It can be scary to examine our behaviors and recognize that we may be living in a very self-centered way. This is the typical experience of so many of the young adults when they attend a conference or retreat. Coming out of the "fog" of the technology saturated culture, they are brought face to face with themselves. One can be quite overwhelmed by the whole experience. How can I ever overcome these habits? I am not strong enough to overcome these things and "swim against the tide" of the college culture.

 

This legitimate fear which must be faced. Many of the conferences speakers gave these courageous young men and women a road map based on 2 thousand years of faith and tradition.

 

The first thing is to grow in self-knowledge through prayer and study. We can learn so much from the long tradition of the Church. Saints such as John Paul II have given us a deep understanding of the dignity of the human person created in the Image of God.


This is particularly important in the area of sexuality. In opposition to common thought, our recognition of beauty and desire for intimacy is a profound call to holiness. As Jason Evert says, "what we experience as lust is meant to lead us to seek true beauty." We must know our desires which lead to sin, but see them as a call to something greater.

 

Once we come to understand ourselves we are called to respond to God's grace which leads us to freedom. Bad habits or vices are only overcome by growing in and supporting good habits or virtues. Any of the 7 traditional virtues can help a person, but some specific ones were emphasized at the conference. Dr. Reyes encouraged the young men to foster perseverance in even the small things. As the habit grows, they will find it easier to make commitments and be men of their word. Secondly, the college man can pray for and work toward magnanimity or greatness of heart. Dr Reyes encouraged them to "do great things...do hard things". Men should face their fears particularly as they strive for authentic masculinity.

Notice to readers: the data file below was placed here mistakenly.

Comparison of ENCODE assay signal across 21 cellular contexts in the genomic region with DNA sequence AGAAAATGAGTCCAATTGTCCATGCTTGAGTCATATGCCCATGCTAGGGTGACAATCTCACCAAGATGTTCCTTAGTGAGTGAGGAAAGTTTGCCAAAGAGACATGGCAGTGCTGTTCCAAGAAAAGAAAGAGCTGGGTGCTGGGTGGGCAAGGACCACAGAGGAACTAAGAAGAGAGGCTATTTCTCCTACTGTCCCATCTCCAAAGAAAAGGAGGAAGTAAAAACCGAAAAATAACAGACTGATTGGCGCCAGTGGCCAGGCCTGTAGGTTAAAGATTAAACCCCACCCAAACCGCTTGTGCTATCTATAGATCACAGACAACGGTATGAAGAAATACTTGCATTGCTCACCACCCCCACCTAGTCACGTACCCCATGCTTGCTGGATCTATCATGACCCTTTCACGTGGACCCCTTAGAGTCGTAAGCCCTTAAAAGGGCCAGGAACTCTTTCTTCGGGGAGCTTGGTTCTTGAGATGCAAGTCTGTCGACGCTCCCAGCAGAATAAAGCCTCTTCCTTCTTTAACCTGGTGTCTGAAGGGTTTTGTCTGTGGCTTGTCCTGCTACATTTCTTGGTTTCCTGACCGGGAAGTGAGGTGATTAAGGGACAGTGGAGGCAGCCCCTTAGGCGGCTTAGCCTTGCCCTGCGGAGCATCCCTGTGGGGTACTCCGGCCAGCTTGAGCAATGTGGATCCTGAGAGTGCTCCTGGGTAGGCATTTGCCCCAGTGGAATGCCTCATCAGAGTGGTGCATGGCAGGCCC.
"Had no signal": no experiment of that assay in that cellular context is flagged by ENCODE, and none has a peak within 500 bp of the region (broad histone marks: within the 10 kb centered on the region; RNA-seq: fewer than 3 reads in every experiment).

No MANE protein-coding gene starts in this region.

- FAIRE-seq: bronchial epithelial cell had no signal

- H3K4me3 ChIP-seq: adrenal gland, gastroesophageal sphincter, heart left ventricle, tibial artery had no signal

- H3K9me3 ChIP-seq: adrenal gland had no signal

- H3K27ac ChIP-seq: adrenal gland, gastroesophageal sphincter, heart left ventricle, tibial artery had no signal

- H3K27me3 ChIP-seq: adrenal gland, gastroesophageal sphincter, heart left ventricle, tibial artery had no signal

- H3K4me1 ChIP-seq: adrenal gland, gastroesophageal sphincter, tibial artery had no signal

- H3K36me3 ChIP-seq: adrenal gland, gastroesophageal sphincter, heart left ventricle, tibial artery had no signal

All of these efforts are based on Judeo-Christian world-view which presumes the existence of objective truth. God is Truth and has placed the desire for this within our hearts. We need not be governed by our emotions; tossed from one thing to another with no hope. The human person is called to holiness by using their mind, heart and soul to become all that they were created to be or holy.


Time and again during the conference, we were reminded of our call to greatness. This is best summed up by Curtis Martin who quoted St Catharine of Siena. This courageous 14th century Saint may be best known for her quote, "Be who God meant you to be and you will set the world on fire". With these words over 9 thousand college students were sent out to live the abundant life (Jn. 10:10); the freedom promised by the Savior. To be no longer be ruled by their emotions, but instead to order these toward what is true, beautiful, and good.

 

May God be with them as they go forth set free and aflame with God's love! Let us pray for each of these students that they may persevere in the commitments they have made to life for Christ.

 

http://www.seek2015.com/

 

http://www.focus.org/

 

http://www.jasonevert.com/